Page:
Research Week showcases best of Western Sydney University
Western Sydney University is throwing open its doors to the public for Research Week, the annual showcase of new and high-quality research making a difference to the region and the nation.
Marked by a series of special public events across Western Sydney, Research Week sees academics join government and industry partners to present the key findings from their original projects.
The Deputy Vice-Chancellor of Research and Development, Professor Scott Holmes, says the University is dedicated to pursuing research with an impact outside academia.
"Western Sydney University is an institution committed to advancing Australia's understanding of the world, and using this knowledge to improve our wealth and wellbeing," says Professor Holmes.
"In the Excellence in Research for Australia (ERA) national report, 70 per cent of the University's assessed research is rated at world standard or above."
"By working with our partners in government and business, we can unlock our institutional knowledge to ensure it helps shape the nation's policy and industry settings."
The following events are being held during Research Week. For more information please contact the event organisers.
Ideas Lab: Innovation Corridor, Tuesday 27 October
Government, industry and community stakeholders will discuss the University's Innovation Corridor strategy, a proposal to develop Sydney's outer orbital arc into a series of knowledge-driven commercial hubs. Stretching from Campbelltown to the Hawkesbury, the Innovation Corridor will provide business sites for emerging industries, and spur growth in the accelerator model of firm development through seed money and mentoring.
Research Impact Competition, Tuesday 27 October, Parramatta South campus, 3pm
The competition gathers 13 of Western's promising academics to present their research findings to the public in under five minutes. After taking questions from the judging panel and the audience, the overall winner will be presented with a $5,000 prize to assist future projects. The competition is a celebration of research with impact: studies that change our thinking and have the potential to reshape the region, the nation and the world.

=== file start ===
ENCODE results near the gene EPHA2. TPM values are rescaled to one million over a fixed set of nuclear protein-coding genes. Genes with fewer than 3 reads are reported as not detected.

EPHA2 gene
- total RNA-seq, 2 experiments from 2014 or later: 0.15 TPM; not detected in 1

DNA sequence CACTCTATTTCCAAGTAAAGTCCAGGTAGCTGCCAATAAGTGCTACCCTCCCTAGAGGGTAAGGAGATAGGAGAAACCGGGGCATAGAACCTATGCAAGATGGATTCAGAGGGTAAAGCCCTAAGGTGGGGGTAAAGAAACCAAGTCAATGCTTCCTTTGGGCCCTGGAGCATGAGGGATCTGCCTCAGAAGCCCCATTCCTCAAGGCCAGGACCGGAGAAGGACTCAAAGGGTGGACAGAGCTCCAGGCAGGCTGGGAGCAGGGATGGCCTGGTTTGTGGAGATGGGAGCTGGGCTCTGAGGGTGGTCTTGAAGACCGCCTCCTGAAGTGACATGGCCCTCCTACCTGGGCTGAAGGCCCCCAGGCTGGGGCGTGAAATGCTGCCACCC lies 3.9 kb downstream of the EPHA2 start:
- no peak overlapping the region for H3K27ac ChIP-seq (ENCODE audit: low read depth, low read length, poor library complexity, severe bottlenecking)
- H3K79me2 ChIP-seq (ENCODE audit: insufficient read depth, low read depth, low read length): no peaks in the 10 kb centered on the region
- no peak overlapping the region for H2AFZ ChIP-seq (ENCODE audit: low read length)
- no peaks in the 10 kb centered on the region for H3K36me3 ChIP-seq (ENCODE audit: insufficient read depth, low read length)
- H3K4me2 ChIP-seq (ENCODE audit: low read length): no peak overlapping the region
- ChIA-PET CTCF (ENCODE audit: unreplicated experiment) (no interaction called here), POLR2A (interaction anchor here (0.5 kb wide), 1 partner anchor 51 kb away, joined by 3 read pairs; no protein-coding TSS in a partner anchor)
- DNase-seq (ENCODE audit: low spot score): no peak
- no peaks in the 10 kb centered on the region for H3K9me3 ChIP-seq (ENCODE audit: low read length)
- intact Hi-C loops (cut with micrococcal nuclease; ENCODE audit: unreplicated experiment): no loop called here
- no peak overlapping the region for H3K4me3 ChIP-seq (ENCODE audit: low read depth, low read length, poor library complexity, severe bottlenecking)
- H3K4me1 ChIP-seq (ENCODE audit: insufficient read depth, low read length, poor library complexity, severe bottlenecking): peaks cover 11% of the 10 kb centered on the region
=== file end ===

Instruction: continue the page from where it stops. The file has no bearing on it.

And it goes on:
Mimetic Theory and Film, Tuesday 27 October, Bankstown Campus, 9am
Mimetic Theory and Film looks at the possibilities of utilising René Girard's mimetic theory to analyse film. The one-day workshop features presentations from three highly distinguished international guests, as well as a round table with University experts from Philosophy at Western Sydney University
Ausbiotech: Biobeers and Bubbles, Wednesday 28 October, Kingswood campus, 5.30pm
In partnership with AusBiotech, the University will host a networking event for researchers and practitioners in the biotechnology sectors. Hosted at MakerSpace facility, the site of Western's 3D Printing Hub, Fabrication Lab, Robotics, Programming and Virtual Reality laboratories, the event will showcase some of the University's diverse biotech expertise including medical device technology and agritechnology.
Equity in Education Policy, Thursday 29 October, Kingswood campus, 5pm
Social justice and education funding will be discussed at a public lecture facilitated by the Dean of the School of Education, Professor Michele Simons, from the Centre for Educational Research and the School of Education. Guest speaker Professor Bob Lingard, from the University of Queensland, will present "Rearticulating and Contesting Equity in Education Policy".
Journey to Horseshoe Bend, Friday 30 October, State Library of NSW, 9am
The symposium will launch the new edition of the classic Australian memoir Journey to Horseshoe Bend, issued by Western's publishing house Giramondo Publishing. Authors and academics will discuss the significance of Ted Strehlow's autobiographical novel set in Central Australia, which has inspired film, art and music for generations. After being out of print for several decades, the reappearance of this seminal Australian classic is a major literary event.
20 October 2015
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